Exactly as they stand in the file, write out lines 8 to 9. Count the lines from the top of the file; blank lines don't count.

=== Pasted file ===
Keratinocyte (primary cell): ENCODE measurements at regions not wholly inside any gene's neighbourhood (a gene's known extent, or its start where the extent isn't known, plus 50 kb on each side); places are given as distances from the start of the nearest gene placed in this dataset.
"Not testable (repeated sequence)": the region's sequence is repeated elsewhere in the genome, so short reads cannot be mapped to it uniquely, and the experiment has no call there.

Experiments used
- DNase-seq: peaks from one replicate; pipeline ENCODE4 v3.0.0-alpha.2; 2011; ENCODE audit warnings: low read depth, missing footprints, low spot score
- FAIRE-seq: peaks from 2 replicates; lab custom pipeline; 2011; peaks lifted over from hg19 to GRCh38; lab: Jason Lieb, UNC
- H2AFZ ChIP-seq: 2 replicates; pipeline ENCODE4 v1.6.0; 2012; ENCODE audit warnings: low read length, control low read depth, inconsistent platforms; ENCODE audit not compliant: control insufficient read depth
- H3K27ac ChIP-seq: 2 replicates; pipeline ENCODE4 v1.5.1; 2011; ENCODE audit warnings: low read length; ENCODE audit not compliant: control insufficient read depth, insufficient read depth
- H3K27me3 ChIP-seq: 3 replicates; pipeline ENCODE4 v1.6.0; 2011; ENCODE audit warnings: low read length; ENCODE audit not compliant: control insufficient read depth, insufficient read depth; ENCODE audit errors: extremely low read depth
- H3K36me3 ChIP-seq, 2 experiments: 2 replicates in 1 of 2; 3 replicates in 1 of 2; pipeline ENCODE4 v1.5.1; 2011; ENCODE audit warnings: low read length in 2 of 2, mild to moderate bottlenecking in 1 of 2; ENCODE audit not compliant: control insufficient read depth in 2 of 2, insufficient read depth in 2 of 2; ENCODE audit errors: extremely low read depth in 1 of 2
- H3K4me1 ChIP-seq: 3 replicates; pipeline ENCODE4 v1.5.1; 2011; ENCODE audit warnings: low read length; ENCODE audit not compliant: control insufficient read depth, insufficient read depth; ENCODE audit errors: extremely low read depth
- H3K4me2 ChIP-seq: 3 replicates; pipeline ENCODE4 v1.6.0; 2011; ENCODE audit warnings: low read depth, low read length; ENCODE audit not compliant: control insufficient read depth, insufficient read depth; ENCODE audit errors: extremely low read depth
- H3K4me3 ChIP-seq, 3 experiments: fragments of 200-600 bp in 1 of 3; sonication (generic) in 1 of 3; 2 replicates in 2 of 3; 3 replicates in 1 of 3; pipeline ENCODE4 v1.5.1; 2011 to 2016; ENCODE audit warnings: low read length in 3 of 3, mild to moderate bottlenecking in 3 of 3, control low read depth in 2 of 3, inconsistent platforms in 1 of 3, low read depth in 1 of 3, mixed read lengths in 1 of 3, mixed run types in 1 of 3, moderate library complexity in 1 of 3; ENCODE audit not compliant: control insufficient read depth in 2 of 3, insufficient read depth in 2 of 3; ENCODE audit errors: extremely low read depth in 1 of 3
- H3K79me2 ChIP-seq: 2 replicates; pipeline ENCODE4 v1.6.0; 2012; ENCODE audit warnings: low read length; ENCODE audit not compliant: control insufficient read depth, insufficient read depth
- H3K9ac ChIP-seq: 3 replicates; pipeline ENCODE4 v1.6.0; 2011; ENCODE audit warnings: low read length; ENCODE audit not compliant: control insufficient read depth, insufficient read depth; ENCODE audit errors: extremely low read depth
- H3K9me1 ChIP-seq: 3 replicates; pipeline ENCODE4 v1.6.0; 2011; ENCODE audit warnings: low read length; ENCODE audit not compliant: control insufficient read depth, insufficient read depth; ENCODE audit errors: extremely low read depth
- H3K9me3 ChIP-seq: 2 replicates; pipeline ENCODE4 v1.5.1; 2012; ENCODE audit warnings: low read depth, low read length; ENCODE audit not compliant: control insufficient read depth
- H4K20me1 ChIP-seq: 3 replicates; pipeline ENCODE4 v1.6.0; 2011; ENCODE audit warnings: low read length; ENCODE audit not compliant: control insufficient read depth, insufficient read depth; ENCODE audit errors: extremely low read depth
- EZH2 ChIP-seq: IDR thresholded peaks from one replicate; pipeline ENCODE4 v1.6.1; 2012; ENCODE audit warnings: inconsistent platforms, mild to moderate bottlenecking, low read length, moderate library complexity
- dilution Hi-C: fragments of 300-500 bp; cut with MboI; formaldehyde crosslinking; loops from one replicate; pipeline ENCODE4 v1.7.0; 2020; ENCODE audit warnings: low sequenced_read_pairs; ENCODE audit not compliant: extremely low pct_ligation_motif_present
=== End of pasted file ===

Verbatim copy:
- H3K27me3 ChIP-seq: 3 replicates; pipeline ENCODE4 v1.6.0; 2011; ENCODE audit warnings: low read length; ENCODE audit not compliant: control insufficient read depth, insufficient read depth; ENCODE audit errors: extremely low read depth
- H3K36me3 ChIP-seq, 2 experiments: 2 replicates in 1 of 2; 3 replicates in 1 of 2; pipeline ENCODE4 v1.5.1; 2011; ENCODE audit warnings: low read length in 2 of 2, mild to moderate bottlenecking in 1 of 2; ENCODE audit not compliant: control insufficient read depth in 2 of 2, insufficient read depth in 2 of 2; ENCODE audit errors: extremely low read depth in 1 of 2